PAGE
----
Josh Gravens’ childhood was turned on its head when he was reported to authorities at the age of 12 for inappropriately touching his younger sister. He ended up spending 14 years on a register for sex offenders and eventually became an advocate for youths in similar situations.
But this summer he is facing a trial that could send him to prison for as long as 10 years for a minor infraction of complex notification rules for moving to a new residence.
Gravens acknowledges that his original act was nonconsensual, but like many other youths placed on public sex offender registries, he thought of it at the time as play. Gravens had grown up in a religious home where questions about the body were unwelcome. When his sister told Gravens’ mother about the incident months later, she phoned a Christian counseling service, which contacted child protection services.
And just like that, Gravens, still in middle school, became shackled to the complex laws that apply to anyone convicted of a sex offense, irrespective of age or the gravity of the offense. As Human Rights Watch has documented, people convicted of sex offenses, including children, are subject to harsh public registration laws, on top of time in prison or juvenile detention, with their personal information placed on online registries.
They often become targets for harassment, humiliation and even violence. Sex offender laws also severely restrict where and with whom youth sex offenders may live, work, attend school, or spend time.
For a child, these laws can be devastating. Gravens spent 3½ years in juvenile detention facilities, then was placed on the registry. There were years of isolation from his family, ostracism and public alienation. When we spoke with him in 2012, he described his 14 years on the registry as a “slow death by humiliation.”
But in 2012, Gravens was interviewed about his situation by a reporter from the Dallas Observer after he responded to a message on a sex offender email list. Encouraged by the positive response, Gravens began to share his story, putting a face to an often faceless system and shining a spotlight on the senseless harshness of registration laws applied to children. He became an advocate for changing the system.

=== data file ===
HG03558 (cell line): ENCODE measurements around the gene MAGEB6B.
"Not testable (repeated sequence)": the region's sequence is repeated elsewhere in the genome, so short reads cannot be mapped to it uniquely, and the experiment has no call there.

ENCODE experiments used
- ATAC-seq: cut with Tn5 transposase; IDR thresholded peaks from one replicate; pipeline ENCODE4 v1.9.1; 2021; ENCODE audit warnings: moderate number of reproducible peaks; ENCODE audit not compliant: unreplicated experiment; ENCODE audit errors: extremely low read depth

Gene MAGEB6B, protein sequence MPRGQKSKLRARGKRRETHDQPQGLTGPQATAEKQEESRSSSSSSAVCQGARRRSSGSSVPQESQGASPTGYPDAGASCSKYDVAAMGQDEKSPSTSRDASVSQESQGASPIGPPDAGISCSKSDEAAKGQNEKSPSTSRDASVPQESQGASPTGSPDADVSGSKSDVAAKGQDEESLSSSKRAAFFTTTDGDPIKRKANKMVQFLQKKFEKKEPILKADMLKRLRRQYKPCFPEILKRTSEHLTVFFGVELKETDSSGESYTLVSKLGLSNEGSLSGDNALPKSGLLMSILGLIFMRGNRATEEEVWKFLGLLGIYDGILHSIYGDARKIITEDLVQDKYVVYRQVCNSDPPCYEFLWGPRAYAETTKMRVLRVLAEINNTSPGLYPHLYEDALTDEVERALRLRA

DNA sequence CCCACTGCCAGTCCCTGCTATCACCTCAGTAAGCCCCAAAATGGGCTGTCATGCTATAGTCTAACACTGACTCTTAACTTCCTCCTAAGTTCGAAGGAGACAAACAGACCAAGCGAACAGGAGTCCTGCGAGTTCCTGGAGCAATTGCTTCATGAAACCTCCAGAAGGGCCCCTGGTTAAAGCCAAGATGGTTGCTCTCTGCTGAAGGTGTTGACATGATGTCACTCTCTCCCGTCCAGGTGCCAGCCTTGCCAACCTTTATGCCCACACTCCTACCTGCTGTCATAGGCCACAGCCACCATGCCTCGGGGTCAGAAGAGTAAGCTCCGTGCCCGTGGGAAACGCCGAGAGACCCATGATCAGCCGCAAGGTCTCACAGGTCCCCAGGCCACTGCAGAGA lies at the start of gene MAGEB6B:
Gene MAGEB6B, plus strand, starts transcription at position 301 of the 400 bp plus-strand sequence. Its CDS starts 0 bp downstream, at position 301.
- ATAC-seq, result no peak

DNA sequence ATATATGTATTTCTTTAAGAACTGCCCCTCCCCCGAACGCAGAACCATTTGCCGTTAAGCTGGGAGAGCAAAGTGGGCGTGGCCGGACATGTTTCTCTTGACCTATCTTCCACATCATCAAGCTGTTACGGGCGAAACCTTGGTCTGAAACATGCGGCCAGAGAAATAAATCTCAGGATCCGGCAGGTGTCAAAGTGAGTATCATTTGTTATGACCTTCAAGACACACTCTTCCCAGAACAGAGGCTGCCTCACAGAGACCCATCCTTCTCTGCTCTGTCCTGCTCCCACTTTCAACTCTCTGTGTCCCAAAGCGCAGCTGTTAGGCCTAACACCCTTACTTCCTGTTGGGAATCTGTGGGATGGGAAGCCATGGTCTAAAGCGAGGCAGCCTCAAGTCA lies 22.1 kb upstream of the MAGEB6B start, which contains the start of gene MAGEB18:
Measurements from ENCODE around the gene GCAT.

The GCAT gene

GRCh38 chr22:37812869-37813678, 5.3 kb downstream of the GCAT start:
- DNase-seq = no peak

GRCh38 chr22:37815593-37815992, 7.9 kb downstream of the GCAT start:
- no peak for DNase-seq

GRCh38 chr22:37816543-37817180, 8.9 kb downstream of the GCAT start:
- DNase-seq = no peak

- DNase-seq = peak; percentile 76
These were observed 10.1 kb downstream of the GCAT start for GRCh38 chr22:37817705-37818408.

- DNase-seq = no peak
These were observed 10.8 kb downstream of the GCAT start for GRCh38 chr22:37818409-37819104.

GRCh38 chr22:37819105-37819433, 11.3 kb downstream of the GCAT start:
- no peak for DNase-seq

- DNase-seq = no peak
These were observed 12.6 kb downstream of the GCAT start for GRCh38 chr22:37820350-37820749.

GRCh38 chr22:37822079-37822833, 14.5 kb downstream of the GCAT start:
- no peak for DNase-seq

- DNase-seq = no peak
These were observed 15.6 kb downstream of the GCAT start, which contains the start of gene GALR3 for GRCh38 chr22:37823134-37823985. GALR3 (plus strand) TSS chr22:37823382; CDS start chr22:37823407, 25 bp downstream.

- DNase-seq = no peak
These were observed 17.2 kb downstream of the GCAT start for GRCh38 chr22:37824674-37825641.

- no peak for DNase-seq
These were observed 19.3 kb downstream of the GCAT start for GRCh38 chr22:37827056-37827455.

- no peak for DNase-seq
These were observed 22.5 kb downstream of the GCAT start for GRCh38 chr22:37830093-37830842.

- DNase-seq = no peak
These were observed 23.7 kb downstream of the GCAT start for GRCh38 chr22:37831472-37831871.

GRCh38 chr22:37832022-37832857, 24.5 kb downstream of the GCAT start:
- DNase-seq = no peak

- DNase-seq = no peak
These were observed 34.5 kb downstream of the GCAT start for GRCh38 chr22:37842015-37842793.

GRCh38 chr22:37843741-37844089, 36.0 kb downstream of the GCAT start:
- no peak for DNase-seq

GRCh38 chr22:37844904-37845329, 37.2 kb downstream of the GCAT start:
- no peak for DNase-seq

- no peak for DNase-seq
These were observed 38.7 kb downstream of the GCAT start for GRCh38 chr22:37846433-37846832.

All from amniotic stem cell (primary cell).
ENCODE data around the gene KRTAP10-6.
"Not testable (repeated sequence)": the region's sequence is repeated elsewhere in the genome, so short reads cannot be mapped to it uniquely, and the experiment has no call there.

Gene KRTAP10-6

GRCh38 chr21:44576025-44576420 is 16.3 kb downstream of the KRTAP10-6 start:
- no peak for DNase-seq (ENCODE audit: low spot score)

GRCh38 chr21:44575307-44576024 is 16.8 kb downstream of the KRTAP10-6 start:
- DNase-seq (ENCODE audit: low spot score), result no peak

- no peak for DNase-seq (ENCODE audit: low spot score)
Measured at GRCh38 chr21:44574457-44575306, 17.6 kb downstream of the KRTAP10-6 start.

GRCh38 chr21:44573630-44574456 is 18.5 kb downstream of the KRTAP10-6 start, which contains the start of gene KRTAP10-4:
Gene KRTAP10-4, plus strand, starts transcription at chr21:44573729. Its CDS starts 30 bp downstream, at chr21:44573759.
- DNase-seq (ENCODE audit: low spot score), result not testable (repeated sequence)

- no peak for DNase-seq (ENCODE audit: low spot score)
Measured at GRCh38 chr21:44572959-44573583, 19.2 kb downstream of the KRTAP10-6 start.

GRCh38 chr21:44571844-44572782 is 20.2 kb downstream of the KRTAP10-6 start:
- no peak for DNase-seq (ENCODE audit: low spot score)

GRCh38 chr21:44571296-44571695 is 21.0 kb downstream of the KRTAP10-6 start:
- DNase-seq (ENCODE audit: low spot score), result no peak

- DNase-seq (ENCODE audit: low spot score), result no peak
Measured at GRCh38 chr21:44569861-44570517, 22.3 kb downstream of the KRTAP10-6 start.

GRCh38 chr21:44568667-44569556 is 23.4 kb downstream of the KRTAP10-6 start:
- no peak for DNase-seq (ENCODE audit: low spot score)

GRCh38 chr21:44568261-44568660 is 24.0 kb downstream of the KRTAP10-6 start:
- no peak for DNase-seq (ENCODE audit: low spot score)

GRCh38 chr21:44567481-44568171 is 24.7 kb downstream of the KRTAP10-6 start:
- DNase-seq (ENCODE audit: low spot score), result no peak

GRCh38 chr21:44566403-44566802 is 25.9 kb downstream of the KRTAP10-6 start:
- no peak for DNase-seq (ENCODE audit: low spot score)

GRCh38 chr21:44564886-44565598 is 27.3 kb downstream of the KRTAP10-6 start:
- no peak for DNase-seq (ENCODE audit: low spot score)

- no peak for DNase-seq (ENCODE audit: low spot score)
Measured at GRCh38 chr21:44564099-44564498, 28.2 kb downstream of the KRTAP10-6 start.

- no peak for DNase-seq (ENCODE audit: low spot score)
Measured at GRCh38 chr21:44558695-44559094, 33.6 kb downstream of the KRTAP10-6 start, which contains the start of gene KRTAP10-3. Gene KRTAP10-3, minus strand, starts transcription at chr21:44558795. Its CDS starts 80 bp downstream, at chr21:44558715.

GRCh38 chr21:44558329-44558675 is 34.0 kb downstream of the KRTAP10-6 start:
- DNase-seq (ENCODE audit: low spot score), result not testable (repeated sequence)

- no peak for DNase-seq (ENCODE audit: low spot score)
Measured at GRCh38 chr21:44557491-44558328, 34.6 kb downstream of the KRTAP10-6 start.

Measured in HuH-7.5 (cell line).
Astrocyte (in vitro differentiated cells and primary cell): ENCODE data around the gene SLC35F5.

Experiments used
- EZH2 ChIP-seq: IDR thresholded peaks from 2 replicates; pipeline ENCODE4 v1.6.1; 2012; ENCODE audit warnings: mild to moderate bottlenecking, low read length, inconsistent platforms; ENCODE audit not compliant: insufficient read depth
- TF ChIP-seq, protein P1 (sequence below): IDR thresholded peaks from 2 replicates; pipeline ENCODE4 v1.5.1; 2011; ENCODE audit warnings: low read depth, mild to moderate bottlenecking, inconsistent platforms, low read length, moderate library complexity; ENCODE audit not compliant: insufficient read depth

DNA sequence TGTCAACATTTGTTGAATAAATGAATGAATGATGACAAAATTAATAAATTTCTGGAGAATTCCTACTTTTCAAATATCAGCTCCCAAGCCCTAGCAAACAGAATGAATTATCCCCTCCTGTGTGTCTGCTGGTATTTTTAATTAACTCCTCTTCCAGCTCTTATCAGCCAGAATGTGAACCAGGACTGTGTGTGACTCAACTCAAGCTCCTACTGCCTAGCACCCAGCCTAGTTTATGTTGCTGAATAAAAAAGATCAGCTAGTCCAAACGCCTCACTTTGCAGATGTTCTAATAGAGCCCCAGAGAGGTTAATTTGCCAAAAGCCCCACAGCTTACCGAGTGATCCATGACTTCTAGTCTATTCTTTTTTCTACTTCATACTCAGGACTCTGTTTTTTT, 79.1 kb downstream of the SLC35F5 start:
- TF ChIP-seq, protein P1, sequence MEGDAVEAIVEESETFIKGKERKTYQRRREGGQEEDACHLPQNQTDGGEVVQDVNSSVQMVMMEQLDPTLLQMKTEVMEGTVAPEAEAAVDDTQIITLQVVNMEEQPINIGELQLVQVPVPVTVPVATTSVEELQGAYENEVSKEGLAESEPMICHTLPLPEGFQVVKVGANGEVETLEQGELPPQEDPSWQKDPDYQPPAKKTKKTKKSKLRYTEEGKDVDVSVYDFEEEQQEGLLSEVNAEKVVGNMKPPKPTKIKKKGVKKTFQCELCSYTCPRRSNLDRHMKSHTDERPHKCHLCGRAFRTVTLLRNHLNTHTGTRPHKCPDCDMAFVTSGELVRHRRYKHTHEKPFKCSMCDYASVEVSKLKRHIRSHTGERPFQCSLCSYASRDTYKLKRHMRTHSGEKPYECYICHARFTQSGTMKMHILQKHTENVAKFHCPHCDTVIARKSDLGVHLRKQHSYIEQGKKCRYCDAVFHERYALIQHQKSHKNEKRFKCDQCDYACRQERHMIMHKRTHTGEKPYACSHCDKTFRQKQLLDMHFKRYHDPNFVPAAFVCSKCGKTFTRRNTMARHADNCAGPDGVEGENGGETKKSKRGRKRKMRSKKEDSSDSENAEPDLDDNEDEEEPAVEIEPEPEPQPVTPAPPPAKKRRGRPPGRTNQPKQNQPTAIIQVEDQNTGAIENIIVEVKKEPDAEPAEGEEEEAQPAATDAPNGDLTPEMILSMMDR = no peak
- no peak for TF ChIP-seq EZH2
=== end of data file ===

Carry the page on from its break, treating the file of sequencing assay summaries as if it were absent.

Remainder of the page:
Gravens was taken off the public registry later that year after he submitted an application to the original sentencing judge, accompanied by a letter from his sister saying she had forgiven him. In 2013, Gravens — now married and a parent — became a Soros Justice Fellow, using his own story to educate Texas policymakers, lawyers and law enforcement on the harm that sex offender registry laws cause children. Through his newfound dedication to reforming the laws that ruined his childhood, Gravens had transformed his story from devastation to hope.
Sadly, that wasn’t the end of his story. I recently discovered that Gravens, who will remain on law enforcement’s nonpublic registry of sex offenders until he is 31, could go to prison for failing to inform law enforcement of a change of address within the required seven days.
People on the sex offender registry are often subject to a dense and complex web of registration requirements, which can be difficult to follow. In this case, the Texas statute has differing registration requirements depending on whether the move was intended.
But the consequences of making an error can be enormous. Gravens says that, because prosecutors contend that he has two prior convictions for failure to comply with registration requirements, he could be looking at two to 10 years in prison. The first was for traveling out of state for work and the second for spending more than 48 hours on three occasions in the Texas city where he was working but was not registered. Both, he said, resulted from his difficulties fully understanding the complex laws governing his movements.
He was offered a plea bargain — a weekend in jail and another felony added to his record — but turned it down.
A jury may end up determining in September whether Gravens should once again be placed behind bars. I can only hope the life that Gravens has built for himself and the hope he has given others will not be undone. We can be more humane, more compassionate, more just than that.
Samantha Reiser, Special Contributor -- Reiser, formerly a program coordinator with the U.S. program at Human Rights Watch, is working with Fortify Rights, a human rights group in Southeast Asia.